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Jackson Adds Longevity Pay To Budget, A First For The County

/ The Upper Cumberland's News Leader
Jackson Adds Longevity Pay To Budget, A First For The County

Jackson County Commissioners added longevity pay for county employees in their new fiscal year budget, a first for the county.

Mayor Randy Heady said that the addition has been in the works for some time. Heady said he wanted Jackon to compete with other counties’ employee pay, and to show an appreciation for long-serving employees. He said the increase would apply to both employees with certifications from outside the county, like deputies and emergency responders, as well as clerical employees.

“You’re going to get an increase in your wages based on how long you’ve been either with Jackson County or a certified person,” Heady said. “So to be a deputy, you had to go to training and you have to have ongoing training to have your certificate.”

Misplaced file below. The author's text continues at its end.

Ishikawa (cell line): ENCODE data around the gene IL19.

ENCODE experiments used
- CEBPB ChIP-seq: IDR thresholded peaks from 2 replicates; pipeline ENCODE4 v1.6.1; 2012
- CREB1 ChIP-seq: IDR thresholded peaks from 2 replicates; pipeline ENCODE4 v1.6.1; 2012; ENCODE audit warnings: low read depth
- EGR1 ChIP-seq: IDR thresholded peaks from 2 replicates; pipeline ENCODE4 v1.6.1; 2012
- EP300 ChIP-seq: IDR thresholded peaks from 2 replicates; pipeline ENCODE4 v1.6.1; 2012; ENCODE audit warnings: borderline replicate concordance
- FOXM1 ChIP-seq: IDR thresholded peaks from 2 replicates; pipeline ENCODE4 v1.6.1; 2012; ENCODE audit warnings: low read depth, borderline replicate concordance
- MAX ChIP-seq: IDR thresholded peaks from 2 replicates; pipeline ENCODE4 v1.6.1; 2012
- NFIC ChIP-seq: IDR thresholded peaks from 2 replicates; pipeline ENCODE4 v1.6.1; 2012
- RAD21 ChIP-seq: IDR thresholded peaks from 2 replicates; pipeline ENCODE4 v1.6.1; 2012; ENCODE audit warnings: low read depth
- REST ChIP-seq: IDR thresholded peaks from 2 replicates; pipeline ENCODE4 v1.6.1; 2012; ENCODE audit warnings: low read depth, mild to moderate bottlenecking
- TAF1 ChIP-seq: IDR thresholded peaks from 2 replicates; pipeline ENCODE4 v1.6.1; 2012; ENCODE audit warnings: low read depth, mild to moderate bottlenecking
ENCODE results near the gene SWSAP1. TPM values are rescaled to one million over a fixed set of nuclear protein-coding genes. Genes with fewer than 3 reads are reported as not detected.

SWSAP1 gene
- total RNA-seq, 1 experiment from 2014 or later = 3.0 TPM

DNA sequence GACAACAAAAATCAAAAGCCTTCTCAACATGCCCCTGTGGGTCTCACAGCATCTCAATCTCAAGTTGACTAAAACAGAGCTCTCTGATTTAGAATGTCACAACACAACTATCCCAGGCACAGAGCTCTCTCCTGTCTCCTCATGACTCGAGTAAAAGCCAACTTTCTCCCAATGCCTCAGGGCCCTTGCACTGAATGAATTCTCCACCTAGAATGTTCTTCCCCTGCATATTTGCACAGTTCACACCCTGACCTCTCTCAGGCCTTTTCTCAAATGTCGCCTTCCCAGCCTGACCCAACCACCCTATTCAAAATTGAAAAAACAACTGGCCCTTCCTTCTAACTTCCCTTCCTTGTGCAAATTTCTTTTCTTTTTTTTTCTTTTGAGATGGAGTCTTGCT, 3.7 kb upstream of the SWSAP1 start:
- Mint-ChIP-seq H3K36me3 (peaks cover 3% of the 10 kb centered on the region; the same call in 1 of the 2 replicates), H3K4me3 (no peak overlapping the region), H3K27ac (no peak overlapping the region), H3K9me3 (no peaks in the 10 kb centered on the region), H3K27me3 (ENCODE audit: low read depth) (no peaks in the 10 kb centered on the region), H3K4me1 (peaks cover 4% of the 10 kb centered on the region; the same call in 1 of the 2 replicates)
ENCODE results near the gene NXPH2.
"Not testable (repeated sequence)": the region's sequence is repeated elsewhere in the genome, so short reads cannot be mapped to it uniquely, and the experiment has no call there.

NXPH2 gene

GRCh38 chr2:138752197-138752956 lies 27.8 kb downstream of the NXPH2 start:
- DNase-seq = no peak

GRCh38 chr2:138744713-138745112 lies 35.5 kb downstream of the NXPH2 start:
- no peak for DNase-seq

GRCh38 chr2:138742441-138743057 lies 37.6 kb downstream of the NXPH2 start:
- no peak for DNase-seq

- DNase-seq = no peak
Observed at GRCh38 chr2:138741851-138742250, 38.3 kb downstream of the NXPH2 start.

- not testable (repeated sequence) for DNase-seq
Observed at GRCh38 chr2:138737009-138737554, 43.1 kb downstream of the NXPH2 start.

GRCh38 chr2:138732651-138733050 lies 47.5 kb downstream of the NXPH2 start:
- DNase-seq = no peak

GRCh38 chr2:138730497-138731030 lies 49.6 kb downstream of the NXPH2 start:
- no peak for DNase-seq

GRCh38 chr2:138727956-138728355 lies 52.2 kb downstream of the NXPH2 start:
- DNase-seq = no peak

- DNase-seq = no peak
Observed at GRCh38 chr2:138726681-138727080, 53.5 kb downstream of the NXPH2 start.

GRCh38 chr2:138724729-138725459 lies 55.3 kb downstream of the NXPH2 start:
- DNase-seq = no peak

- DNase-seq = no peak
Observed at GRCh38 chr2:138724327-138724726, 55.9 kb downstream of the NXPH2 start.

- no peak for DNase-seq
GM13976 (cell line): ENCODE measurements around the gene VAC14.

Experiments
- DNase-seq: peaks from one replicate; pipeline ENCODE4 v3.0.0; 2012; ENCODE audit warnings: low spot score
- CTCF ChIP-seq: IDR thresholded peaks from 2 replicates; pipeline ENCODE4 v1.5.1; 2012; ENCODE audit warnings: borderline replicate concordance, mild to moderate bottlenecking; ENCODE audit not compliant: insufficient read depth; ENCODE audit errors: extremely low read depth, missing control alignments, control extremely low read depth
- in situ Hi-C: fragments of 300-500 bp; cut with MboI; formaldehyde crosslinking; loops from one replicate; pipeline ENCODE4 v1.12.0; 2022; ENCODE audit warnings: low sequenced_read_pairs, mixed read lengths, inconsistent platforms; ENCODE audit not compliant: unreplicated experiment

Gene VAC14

Heady said other certified employees include paramedics and advanced EMTs. He said that the longevity pay will include county employees that fall under the general fund and solid waste fund. He said Jackson County Schools have their own system of longevity pay.

Heady said that the longevity pay increases the budget by about a quarter of a million dollars. Heady said that this year’s fiscal budget sits at $7,953,000. He said this is one of the biggest budgets Jackson County has ever had.

He said that the county saw some $40,000 from occupancy taxes this past year.

“We finally this year got a full amount, saw how much we could get,” Heady said. “We were kind of excited about what we got from that revenue, it was over $40,000 for this year. Now that doesn’t come close to other counties, but it exceeded our expectations.”

Heady said that the increase in revenue also allowed for the county to increase its contribution to the local chamber, which was able to hire a full-time chamber director in Hope Vargas. Heady said that they also certified their tax rate at $2.287. He said this was a 55 cent decrease from before property appraisals this year.

Heady said that with the process around four years in the making, and discussions finally happening for the past three months, he believes the longevity pay gives back to the employees who have served extended periods of time with the county.


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